It must be said, though, that even for a Cameron picture, Titanic has some pretty ripe & awful performances. Winslet, dear Kate Winslet, is totally lost at sea (um...) in the role of a prim young lady of money: we wouldn't have ever known it in 1997, before she'd become such an omnipresent fixture in cinema, but she's consistently at her best when playing earthy, sexually vivacious women who are rather more crude and direct than refined and circumspect. For the first and only time in her career, you can actually see as she strains to bring a character together. As for the rest of the folk around her: Leo, in his starmaking role, is stunningly anachronistic,giving a devil-may-care "it's the late 1990s so why pretend that it's 1914?" performance of admirable simplicity - I prefer it at any rate to his maddeningly twitchy turn in Gangs of New York - but it also stands out as dreadfully modern and teen-movie-ish relative to everyone else in the film. Among the minor players, Kathy Bates is wholly undistinguished as a loud-mouthed women who only speaks truth - one of the first times she played this particular speciality of hers, I believe - while Billy Zane is incredibly, awesomely terrible as The Villain, and boy oh boy, but he really is just so over-the-top wicked in performance, in writing, and especially in his hypnotically over-acting eyebrows that the capitals on The Villain doesn't even begin to describe it. I do rather like David Warner as Zane's equally evil manservant, and Frances Fisher as Rose's desperately venal mother; but at the same time I don't dislike anyone, so much as recognise that they all have the unenviable task of playing non-entities in a story driven entire by operatically oversized emotions and situations. There is no Ellen Ripley or Sarah Connor in Titanic; no opportunity for a gifted performer to grab hold of something rich and driving. The story propels these characters and not the other way around, and it is not fair to demand that they have legitimate depth and personality.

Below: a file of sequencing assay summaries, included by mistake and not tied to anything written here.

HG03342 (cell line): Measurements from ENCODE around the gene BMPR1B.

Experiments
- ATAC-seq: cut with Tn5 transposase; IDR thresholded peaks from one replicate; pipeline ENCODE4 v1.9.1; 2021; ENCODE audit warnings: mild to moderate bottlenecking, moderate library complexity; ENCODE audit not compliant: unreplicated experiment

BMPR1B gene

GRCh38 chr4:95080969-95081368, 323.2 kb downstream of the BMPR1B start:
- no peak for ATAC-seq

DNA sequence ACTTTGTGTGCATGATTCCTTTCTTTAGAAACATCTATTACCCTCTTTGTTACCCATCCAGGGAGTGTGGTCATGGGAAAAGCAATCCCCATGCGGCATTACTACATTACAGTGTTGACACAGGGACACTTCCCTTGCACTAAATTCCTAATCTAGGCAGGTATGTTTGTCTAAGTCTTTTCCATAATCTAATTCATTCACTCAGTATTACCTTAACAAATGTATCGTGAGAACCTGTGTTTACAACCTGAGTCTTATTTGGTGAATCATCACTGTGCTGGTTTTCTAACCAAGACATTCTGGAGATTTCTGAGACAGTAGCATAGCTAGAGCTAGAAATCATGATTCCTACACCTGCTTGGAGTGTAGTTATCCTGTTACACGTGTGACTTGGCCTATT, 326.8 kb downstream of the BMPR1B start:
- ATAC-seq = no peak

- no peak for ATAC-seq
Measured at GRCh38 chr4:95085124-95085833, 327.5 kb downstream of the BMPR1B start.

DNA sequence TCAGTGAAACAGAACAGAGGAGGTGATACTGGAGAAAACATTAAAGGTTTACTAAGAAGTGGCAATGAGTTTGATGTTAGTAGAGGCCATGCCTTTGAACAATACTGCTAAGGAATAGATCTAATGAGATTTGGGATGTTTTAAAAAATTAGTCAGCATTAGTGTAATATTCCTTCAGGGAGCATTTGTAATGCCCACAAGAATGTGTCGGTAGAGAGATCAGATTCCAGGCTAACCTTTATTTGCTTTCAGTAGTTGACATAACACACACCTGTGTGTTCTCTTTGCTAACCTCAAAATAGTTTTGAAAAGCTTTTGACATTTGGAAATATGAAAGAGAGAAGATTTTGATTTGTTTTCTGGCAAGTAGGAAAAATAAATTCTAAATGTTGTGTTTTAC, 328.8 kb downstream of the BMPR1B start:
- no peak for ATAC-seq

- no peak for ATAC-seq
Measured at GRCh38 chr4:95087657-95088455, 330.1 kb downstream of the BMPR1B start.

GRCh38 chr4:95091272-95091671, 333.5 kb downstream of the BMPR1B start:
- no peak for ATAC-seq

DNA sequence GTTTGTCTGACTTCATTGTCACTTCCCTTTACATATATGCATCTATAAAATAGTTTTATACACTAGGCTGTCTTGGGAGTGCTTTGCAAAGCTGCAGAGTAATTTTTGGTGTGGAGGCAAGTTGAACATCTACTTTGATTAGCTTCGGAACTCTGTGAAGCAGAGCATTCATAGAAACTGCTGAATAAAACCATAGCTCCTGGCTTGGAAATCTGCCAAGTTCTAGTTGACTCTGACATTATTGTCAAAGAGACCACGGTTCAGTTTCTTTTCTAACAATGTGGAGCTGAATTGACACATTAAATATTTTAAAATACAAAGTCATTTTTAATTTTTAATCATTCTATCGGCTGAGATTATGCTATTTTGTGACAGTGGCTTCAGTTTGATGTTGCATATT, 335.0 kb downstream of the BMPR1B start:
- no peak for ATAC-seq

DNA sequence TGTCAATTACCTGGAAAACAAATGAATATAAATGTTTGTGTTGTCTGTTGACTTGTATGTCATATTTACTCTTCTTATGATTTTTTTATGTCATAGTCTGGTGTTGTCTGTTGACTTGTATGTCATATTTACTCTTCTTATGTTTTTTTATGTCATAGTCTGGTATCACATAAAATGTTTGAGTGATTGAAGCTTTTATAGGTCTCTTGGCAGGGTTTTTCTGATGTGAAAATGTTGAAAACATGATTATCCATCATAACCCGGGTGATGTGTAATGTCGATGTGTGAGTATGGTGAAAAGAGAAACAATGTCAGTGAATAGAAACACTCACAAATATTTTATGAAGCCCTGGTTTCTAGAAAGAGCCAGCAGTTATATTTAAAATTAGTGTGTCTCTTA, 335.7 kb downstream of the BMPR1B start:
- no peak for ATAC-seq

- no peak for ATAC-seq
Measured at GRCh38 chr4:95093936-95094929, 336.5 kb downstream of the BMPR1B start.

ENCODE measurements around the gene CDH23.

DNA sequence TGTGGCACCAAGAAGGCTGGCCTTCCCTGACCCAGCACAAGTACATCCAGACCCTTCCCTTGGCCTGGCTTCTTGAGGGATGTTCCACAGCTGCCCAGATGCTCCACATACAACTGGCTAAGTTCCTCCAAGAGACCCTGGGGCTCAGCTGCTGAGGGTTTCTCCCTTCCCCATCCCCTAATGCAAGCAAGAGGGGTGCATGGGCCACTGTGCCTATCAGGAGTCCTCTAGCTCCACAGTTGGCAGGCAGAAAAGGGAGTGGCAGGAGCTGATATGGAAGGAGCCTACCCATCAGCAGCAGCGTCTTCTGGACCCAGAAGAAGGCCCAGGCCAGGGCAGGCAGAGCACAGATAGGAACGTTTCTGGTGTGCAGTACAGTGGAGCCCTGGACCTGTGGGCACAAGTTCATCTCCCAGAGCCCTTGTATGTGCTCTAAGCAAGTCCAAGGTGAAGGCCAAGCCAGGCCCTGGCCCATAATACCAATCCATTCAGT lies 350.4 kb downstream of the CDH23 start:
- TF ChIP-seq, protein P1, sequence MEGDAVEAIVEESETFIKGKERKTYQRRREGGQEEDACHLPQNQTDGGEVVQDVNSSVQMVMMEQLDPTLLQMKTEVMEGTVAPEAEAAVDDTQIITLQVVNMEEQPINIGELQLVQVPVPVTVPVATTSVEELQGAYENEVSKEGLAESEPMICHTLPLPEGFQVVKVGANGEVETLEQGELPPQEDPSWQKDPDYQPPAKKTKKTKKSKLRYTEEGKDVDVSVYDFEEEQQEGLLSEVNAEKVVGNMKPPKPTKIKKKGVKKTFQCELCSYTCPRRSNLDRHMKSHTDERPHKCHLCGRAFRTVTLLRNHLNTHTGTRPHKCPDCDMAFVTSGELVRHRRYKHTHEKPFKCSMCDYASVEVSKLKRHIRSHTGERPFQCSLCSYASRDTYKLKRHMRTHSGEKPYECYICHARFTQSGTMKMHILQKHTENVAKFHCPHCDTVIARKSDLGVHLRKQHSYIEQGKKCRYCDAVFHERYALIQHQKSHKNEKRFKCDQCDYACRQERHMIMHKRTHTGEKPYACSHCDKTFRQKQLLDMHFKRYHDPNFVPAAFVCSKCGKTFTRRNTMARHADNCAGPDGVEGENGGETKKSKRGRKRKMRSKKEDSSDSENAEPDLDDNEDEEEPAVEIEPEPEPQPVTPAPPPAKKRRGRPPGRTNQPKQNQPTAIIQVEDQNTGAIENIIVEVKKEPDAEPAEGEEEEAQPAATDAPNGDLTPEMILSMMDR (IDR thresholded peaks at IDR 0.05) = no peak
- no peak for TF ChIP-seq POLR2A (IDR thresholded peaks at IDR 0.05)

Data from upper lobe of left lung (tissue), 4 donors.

When I say that the film is more of an Irwin Allen disaster movie than an epic historical love story, here is what I am referring to: the perverse structure of the plot which invites us in with the knowledge that we are going to see something awful and spectacular happen, and then keeps putting us off teasingly with a lot of character drama based on thinly-drawn stereotypes played by a lot of recognisable people. It would actually be pretty easy to do up one of those '70s-style "box posters" for the film, don't you think? Winslet and DiCaprio and Bates and Zane and Bernard Hill and Bill Paxton and all, their little faces right at the bottom of the poster. At any rate, the film's narrative progression is a hell of a lot closer to a The Towering Inferno than it is to the film's most often-cited analogue, Gone with the Wind: that film, like Doctor Zhivago or Reds, follows a single star-crossed couple through years of history, full of different incidents; Titanic takes place over four days, and involves a love affair interrupted by the most famous maritime disaster of the 20th Century. And not to belittle the affection that some people have for the movie as a whole, I think that most of us can probably agree that the second half of the film (actually, it's a touch under half, but close enough), the sinking, is of significantly higher quality than the first half, the "character" stuff - a better tell that this is a disaster first, a love story second, I cannot think of.

The sinking is one of the great technical achievements of cinema, a resolutely convincing mixture of huge models, tremendously ambitious set design, and some of the last really outstanding CGI before CGI became de rigeur and unconvincing in the '00s. As sheer spectacle, I think that to dislike the back half of Titanic is to be dead; there are good dramatic and ethical reasons for finding it dubious, I suppose (all these years later, I'm still rankled that Cameron would dedicate his Best Picture Oscar to the many lost souls whose deaths had been treated as so much cannon fodder in his popcorn thriller), but it's overwhelming and exciting, yet another mark of the director's love for pushing moviemaking technology as far as he possibly could. Titanic was just about the most state-of-the-art movie ever made in 1997, and it has lost not one scintilla of its effectiveness in the intervening years. This is the one point where the Irwin Allen comparison fails me: for Allen's films were more often dull and terrible, even with their splashy destruction porn.